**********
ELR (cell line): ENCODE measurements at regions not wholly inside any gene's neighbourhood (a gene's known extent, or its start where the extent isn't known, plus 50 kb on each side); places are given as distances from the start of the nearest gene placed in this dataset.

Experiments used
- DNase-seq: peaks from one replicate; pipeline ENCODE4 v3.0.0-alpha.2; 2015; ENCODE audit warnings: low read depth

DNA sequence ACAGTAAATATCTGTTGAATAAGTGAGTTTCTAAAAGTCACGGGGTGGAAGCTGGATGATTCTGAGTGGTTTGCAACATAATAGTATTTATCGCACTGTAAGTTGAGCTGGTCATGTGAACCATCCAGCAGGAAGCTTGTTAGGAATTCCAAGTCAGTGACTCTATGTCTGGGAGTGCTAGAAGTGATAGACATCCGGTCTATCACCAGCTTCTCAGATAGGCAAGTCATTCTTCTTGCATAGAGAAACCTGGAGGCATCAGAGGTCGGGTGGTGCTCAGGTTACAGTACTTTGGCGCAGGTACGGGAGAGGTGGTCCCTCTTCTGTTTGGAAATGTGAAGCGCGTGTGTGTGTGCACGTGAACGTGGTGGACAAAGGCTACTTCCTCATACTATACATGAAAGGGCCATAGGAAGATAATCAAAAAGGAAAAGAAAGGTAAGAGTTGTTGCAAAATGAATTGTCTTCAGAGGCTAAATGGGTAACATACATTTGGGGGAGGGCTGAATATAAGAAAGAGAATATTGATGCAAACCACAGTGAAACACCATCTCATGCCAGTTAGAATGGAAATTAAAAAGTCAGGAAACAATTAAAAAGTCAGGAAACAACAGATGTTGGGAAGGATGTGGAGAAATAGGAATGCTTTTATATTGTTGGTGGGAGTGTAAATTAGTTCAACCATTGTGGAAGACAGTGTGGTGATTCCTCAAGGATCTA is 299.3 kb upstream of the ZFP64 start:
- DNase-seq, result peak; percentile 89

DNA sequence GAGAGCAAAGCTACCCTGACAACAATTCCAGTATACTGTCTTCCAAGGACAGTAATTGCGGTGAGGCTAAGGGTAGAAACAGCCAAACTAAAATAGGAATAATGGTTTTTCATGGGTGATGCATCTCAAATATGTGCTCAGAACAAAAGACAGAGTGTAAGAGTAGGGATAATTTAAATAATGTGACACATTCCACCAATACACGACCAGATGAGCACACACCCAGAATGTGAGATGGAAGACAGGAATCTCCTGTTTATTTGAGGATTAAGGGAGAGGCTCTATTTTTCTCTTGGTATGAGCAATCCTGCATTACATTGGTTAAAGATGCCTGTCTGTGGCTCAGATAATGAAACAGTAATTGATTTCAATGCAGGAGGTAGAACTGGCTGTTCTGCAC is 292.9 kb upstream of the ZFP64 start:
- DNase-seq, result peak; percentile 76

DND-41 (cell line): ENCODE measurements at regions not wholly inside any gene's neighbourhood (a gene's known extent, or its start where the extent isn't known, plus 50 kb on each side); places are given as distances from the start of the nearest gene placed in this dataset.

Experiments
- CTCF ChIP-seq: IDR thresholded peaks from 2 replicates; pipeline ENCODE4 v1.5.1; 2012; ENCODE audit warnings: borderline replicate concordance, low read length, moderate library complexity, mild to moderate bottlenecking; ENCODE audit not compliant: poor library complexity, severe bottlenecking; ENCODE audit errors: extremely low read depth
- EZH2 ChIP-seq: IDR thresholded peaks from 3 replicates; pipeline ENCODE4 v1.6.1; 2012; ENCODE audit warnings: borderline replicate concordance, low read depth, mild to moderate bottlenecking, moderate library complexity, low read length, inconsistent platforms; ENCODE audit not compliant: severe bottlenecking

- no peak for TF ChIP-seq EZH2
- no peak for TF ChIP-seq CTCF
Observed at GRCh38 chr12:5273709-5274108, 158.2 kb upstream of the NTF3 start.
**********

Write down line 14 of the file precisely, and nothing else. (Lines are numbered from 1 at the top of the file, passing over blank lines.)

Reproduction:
Observed at GRCh38 chr12:5273709-5274108, 158.2 kb upstream of the NTF3 start.